Chronological life span
Starvation is used to study an important aspect of aging - chronological life span (CLS). In principle, starvation for any one of the 20 amino acids, which presumably results in the accumulation of the cognate uncharged tRNA(s), Gcn2p activation and inhibition of translation initiation, might be expected to elicit the same stress response and to have the same effect on CLS. However, in carefully designed experiments in S. cerevisiae that avoid toxic amino acid biosynthetic intermediates and satisfy any secondary auxotrophic requirements, we find that amino acid starvation CLS is more complex and far more interesting. Rather than starvation for each amino acid having ~ the same effect on CLS, we find that amino acid starvation CLS is amino acid-specific, varying across a > 1,000´ range. Thus, there are amino acid-specific starvation CLS responses that are likely relevant to other stresses and, as with general control, are likely evolutionarily conserved.
Quantitative genetics in S. cerevisiae
S. cerevisiae is a model eukaryote, an excellent model for quantitative genetics and an emerging opportunistic pathogen. In addition to some population genetics, the pathogenesis aspect of this area of this research is two-fold – analysis of the quantitative traits of growth/survival in serum (originally, growth/survival in mice) and high temperature growth in vitro. The non-pathogenesis aspect of this area of research looks at a variety of seemingly unrelated quantitative traits, such as high temperature growth, mitochondrial genome maintenance, sporulation, cycloheximide resistance, etc.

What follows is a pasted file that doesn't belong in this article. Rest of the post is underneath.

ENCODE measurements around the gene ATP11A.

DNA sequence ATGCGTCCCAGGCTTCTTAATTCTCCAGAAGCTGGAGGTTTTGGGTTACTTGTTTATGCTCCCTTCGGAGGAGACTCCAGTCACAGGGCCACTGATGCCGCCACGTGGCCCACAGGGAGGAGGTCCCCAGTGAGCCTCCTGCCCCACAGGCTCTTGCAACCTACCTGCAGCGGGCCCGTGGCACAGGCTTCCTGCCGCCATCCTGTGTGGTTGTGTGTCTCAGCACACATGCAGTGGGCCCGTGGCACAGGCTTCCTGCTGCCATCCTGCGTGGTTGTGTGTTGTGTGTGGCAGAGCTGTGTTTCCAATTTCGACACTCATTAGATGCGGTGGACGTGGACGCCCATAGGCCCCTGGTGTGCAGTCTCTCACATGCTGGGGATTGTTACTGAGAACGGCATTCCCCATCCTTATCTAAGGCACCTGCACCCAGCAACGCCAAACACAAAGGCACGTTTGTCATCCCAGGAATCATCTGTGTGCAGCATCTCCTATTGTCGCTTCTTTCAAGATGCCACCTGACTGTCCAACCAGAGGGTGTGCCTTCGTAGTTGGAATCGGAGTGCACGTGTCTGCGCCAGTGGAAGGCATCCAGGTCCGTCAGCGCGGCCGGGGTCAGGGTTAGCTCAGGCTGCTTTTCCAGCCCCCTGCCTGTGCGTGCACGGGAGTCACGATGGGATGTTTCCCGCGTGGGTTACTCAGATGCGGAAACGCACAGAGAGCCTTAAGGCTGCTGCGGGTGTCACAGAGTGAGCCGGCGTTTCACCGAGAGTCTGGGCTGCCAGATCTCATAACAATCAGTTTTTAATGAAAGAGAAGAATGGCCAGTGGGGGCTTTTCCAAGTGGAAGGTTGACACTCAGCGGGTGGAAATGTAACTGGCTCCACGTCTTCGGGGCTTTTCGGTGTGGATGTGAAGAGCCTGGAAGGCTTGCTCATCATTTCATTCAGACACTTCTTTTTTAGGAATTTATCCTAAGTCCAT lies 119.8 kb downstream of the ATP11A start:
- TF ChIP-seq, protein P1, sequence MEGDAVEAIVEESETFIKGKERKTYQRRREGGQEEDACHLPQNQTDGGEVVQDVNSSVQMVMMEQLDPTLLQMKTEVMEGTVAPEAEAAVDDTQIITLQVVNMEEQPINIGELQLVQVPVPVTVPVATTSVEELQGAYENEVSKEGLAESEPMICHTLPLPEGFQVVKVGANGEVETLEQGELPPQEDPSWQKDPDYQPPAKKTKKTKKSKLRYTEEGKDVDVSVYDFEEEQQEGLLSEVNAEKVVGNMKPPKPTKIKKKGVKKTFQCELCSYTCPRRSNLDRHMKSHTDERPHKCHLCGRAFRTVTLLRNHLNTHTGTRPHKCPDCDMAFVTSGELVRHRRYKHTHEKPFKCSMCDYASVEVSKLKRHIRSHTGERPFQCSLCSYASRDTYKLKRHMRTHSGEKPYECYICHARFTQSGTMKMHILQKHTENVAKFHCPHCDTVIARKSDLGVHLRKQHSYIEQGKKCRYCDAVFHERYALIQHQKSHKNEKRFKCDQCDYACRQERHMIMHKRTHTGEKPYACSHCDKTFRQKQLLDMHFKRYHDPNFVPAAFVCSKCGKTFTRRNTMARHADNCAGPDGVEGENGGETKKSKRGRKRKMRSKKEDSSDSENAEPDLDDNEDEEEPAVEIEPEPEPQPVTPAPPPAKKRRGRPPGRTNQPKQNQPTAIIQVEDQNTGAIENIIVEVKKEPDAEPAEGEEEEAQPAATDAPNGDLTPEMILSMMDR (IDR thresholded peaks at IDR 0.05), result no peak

One key to our analysis of quantitative traits is that we are oligonucleotide tagging all of the segregants, which greatly reduces labor costs and facilitates phenotyping. In combination with genotyping all of the segregants, this will create the quantitative genetic analog of the S. cerevisiae deletion collection, which will greatly facilitate quantitative genetic analysis. We have genotyped and oligonucleotide tagged 480 segregants of EM93 and > 600 segregants of YJM145/S288c. We are currently genotyping > 600 tagged segregants of RM11/S288c. We will genotype and tag > 600 segregants of YJM145/RM11. Tagging these segregants allows us to phenotype in parallel, which greatly cuts phenotyping costs and improves phenotyping data quality. Genotyping these segregants allows us to move from association mapping to the much more effective QTL mapping. The combination of genotyping and tagging such large numbers of segregants and adding oligonucleotide tags to each of these segregants dramatically improves our ability to map QTLs and then identify the relevant QTGs.